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Who is the Israel of God?

June 15, 2020

by Charles S. Meek

The Israel of God is no longer fleshly, natural Israel—but rather all believers in Jesus via the new covenant. Not all Israel is Israel. Here are passages about this:

 

Galatians 6:15-16. In the context of the rest of Galatians, Paul refers to the “ISRAEL OF GOD” as those who walk according to the Spirit—by faith in Jesus Christ (and specifically not by works of the Jewish Old Covenant Law, including circumcision).

 

Galatians 4:21-31. Physical Jerusalem, that is, the old covenant, is cast out making way for the New Spiritual Jerusalem (“the Jerusalem above”)—the new children of the promise.

 

Hebrews 12:22-24. Christians of the first century had already arrived at the city of the living God, the heavenly Jerusalem—through Jesus, the mediator of the new covenant.

 

Matthew 3:7-11. John the Baptist tells the Pharisees and Sadducees not to count on their physical descent. Indeed, they are about to be cut down in the wrath about to come (AD 70).

 

Matthew 21:18-19. Jesus curses the fig tree, an Old Testament symbol for Old Covenant Israel (Jeremiah 24; Hosea 9:10; Luke 13:6-9), and the fig tree withered away.

 

Matthew 21:33-45. Parable of the Tenants. Jesus tells the Jews that the kingdom is being taken away from them and given to another group, obviously the church.

 

Matthew 22:1-4. The Parable of the Wedding Feast. It was obviously the Jews who were invited to the wedding, but their refusal to accept Christ as Messiah would lead to their demise—“destroyed those murderers and burned their city.” (Matthew 23, the next chapter, details why the Jews were the object of Jesus’ wrath. Not only were they exceedingly sinful, but also refused to accept Him as Savior.)

 

John 8:31-47. Jesus explains to the Jews of his day that they are not truly offspring of Abraham, but rather are offspring of the devil.

 

Romans 2:28-29. “For no one is a Jew who is merely one outwardly, nor is circumcision outward and physical. But a Jew is one inwardly, and circumcision is a matter of the heart, by the Spirit, not the letter.” (cf. Colossians 2:6-3:17; Philippians 3:3)

 

Romans 9:6-8. Paul taught that not all who are descended from Israel belong to Israel (“FOR THEY ARE NOT ALL ISRAEL WHO ARE ISRAEL”), and not all are children of Abraham. It is not the children of the flesh who are children of God.

 

Romans 11:11-32. Branches (of Israel) were broken off and Gentiles grafted in by faith. This is not to be seen as strictly “replacement theology,” but rather “inclusion theology.” Whoever accepted Christ, both Gentiles and a remnant of Jews are saved.

 

Galatians 3:6-9, 25-29. Heirs to the promise, i.e. the true sons of Abraham, comes from faith in Christ, not physical descent.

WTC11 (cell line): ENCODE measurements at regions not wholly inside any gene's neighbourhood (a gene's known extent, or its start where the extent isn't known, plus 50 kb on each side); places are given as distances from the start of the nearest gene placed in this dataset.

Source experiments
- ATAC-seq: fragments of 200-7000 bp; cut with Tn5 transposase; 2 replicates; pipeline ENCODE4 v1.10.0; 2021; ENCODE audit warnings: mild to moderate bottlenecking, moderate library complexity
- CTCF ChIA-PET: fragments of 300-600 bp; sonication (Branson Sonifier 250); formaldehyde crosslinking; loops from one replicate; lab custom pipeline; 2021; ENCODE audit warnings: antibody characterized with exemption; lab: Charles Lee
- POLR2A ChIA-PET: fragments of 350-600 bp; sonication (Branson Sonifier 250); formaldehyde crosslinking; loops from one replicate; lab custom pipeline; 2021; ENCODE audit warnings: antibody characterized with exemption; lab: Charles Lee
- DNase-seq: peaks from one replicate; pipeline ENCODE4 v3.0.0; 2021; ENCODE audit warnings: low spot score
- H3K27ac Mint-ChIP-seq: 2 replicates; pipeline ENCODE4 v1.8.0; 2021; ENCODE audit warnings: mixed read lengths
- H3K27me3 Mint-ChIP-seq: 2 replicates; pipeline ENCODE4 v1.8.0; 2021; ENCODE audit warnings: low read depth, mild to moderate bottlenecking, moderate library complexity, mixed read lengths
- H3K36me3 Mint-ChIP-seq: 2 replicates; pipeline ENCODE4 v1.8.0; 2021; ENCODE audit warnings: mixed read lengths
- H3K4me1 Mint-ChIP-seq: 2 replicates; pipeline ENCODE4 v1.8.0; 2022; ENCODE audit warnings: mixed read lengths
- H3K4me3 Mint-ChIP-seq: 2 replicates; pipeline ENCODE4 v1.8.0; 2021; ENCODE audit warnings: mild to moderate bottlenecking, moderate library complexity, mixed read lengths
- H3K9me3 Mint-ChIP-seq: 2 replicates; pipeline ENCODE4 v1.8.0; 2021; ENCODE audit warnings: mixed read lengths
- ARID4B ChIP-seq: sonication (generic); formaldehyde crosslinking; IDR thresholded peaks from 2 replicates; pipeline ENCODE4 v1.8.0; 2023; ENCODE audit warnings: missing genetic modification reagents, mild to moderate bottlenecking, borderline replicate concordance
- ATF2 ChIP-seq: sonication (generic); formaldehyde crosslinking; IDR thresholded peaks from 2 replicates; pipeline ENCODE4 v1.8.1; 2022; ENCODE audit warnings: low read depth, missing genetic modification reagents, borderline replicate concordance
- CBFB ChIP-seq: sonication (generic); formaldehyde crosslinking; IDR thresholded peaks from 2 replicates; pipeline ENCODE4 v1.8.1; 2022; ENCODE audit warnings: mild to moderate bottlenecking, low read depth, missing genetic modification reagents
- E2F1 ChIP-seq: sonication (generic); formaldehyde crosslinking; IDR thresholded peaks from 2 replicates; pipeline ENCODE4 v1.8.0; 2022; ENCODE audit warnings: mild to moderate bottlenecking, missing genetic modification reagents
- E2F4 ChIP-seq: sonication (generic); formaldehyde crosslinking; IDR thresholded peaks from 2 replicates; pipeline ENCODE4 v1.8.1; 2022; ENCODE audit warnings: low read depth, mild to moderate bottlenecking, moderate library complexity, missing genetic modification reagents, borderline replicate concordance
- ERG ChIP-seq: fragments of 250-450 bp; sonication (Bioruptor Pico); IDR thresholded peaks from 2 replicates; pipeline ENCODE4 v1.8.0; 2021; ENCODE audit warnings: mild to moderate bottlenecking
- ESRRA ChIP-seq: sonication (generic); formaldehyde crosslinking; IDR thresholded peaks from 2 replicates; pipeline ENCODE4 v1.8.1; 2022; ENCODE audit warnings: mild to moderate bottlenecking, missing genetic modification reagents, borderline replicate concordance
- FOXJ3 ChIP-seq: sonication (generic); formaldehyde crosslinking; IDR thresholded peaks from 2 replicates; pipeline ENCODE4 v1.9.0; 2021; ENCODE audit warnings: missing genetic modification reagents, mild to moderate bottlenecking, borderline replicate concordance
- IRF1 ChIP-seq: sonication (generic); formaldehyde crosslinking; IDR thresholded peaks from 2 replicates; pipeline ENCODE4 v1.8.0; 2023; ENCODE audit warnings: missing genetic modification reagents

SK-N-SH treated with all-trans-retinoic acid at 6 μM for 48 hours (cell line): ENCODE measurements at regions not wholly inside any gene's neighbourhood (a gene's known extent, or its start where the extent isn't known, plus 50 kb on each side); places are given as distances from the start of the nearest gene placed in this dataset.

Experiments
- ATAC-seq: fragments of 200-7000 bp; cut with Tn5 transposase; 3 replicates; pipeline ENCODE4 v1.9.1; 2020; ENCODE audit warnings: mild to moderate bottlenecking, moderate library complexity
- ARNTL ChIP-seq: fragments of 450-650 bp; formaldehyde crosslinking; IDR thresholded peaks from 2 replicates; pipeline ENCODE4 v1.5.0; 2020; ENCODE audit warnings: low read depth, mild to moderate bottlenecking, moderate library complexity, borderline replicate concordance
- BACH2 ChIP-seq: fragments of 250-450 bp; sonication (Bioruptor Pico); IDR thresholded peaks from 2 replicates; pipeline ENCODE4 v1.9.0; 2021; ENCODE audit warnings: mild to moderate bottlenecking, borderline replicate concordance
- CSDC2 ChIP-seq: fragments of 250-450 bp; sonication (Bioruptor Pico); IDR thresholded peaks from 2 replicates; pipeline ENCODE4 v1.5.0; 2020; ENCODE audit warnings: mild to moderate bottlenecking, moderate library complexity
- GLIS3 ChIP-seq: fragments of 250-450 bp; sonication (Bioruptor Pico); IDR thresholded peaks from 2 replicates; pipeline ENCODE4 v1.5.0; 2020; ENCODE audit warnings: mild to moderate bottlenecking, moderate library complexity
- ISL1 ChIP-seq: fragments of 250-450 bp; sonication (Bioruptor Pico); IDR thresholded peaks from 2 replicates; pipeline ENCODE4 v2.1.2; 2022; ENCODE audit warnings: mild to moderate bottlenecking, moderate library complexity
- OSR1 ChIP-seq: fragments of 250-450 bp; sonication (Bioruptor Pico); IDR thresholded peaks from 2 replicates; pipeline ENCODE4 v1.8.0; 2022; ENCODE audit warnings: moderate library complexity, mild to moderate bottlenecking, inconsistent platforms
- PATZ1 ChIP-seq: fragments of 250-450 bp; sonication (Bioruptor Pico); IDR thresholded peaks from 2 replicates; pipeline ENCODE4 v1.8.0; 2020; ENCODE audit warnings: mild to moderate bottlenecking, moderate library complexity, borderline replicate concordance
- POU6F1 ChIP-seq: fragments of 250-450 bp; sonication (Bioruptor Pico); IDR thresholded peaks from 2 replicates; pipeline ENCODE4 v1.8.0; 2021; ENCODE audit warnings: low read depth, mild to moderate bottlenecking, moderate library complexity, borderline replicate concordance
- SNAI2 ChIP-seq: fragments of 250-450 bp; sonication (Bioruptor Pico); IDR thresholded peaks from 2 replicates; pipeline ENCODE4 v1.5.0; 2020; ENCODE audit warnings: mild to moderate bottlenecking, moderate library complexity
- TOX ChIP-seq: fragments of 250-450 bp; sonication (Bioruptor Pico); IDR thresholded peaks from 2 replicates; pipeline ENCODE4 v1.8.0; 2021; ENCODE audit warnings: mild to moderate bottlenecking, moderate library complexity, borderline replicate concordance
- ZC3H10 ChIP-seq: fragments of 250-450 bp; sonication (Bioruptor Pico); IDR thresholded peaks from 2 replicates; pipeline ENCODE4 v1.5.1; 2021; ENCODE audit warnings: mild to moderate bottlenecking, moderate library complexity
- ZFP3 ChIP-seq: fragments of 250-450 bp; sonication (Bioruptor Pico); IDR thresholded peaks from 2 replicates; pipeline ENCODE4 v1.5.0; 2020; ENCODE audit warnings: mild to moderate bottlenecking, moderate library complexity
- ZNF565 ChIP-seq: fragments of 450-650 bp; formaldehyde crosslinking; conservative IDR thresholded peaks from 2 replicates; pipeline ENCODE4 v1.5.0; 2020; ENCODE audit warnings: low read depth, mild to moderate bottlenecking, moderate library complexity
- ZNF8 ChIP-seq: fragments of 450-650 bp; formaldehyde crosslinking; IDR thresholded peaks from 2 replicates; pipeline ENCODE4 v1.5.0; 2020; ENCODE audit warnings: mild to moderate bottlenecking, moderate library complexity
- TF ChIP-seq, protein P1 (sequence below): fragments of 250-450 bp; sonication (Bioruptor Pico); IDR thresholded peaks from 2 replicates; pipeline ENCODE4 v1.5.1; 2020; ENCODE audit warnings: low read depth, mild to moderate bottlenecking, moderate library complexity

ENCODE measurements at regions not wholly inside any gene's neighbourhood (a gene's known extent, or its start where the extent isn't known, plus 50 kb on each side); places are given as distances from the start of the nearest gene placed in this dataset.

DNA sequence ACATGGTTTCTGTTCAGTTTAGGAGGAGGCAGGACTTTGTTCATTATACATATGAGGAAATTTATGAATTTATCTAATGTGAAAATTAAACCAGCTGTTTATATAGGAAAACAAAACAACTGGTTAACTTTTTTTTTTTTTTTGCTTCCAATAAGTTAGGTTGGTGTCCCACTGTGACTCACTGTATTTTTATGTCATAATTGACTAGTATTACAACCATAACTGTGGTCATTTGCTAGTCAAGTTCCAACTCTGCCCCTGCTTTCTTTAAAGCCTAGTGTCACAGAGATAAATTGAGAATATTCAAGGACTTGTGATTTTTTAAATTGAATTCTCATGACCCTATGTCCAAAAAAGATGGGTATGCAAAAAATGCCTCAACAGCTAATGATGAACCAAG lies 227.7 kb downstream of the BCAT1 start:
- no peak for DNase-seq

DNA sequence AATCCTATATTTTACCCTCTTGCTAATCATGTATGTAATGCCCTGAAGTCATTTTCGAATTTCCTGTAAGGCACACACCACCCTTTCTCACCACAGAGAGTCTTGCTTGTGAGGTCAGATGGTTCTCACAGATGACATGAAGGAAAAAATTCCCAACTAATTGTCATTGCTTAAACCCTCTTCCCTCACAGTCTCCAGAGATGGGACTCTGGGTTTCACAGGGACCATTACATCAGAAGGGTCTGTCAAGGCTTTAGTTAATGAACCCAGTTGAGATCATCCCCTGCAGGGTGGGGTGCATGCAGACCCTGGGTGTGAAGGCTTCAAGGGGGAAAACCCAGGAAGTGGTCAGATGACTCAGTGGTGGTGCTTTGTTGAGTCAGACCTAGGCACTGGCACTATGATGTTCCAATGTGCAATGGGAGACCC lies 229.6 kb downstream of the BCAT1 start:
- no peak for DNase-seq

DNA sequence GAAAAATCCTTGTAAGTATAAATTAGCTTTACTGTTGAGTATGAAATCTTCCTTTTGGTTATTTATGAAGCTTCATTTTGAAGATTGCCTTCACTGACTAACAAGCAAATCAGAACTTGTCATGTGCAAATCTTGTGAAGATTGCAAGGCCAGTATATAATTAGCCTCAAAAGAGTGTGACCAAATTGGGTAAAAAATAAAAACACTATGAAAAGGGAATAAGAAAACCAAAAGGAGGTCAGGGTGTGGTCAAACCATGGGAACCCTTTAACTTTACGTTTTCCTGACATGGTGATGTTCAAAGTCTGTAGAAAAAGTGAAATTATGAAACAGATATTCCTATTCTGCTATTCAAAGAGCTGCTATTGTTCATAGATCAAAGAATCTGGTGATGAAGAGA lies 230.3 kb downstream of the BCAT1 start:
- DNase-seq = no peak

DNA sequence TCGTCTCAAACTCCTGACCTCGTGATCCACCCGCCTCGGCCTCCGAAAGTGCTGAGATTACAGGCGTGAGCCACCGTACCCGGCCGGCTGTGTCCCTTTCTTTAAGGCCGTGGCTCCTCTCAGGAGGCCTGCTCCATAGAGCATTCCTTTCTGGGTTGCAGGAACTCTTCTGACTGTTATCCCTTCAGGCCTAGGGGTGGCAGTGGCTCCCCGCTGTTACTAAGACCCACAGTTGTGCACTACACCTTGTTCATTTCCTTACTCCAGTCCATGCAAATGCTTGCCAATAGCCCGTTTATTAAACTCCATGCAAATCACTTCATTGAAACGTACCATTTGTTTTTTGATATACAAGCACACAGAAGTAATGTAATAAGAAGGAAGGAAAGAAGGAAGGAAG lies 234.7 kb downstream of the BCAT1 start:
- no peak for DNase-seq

Ephesians 2:11-3:13. Gentiles are no longer aliens but are fellow citizens in a new dwelling place, built on the foundation of the apostles and prophets (cf. Revelation 21:14).

 

Colossians 2:6-3:17. Paul explains in this passage that physical circumcision had been replaced by spiritual circumcision, thus spiritual Israel—believers being made spiritually alive IN CHRIST. (cf. Romans 2:28-29; Philippians 3:3).

 

Hebrews 8:5-13. The Old Covenant was being replaced by a New Covenant as predicted in the Old Testament (Jeremiah 31:31-34; etc.)

 

1 Peter 2:4-10. The new chosen race is the Christian church (building motif).

 

Revelation 2:9; 3:9. There are those who say they are Jews, but are really are a “synagogue of Satan.”

 

Revelation 19:7, 21:2, 9-27. The New Jerusalem is the bride of Christ, the church—which is built on the foundation of the apostles (cf. Ephesians 2:20).

 

Summary. Israel’s covenant with God was contingent on obedience (Deuteronomy 28-32)! Throughout the Bible, Israel’s relationship with God is portrayed as a marriage (Isaiah 54:5; 62:4; Jeremiah 2:2; 3:20; 31:31-34; Ezekiel 16:8, 32, 38; Hosea 2:2, 7, 16; Malachi 2:14). Whenever Israel was unfaithful, she is characterized as a harlot or adulterer (Deuteronomy 31:16-18; Isaiah 1:21; Jeremiah 2:20; 3:6-9; Ezekiel 6:8-9; 16:15, 26, 28; Hosea 1:2; 6:10; 9:1). The central theme of Revelation is a story of two women—the harlot Babylon who is judged/divorced (Revelation 17:1, 5, 15; 18:9, 21; 19:2) and God’s new bride the New Jerusalem (Revelation 19:7; 21:2, 9). The faithless harlot is apostate Old Covenant Israel. The new bride is the Christian church, the wife of the Lamb, the New Jerusalem (Revelation 3:12; 19:7; 21:2, 9-27). Compare to the Parable of the Wedding Feast in Matthew 22:1-14, as well as such passages as John 3:29; 2 Corinthians 11:2; Ephesians 5:25-27.

 

It's all about the changing of the covenants.

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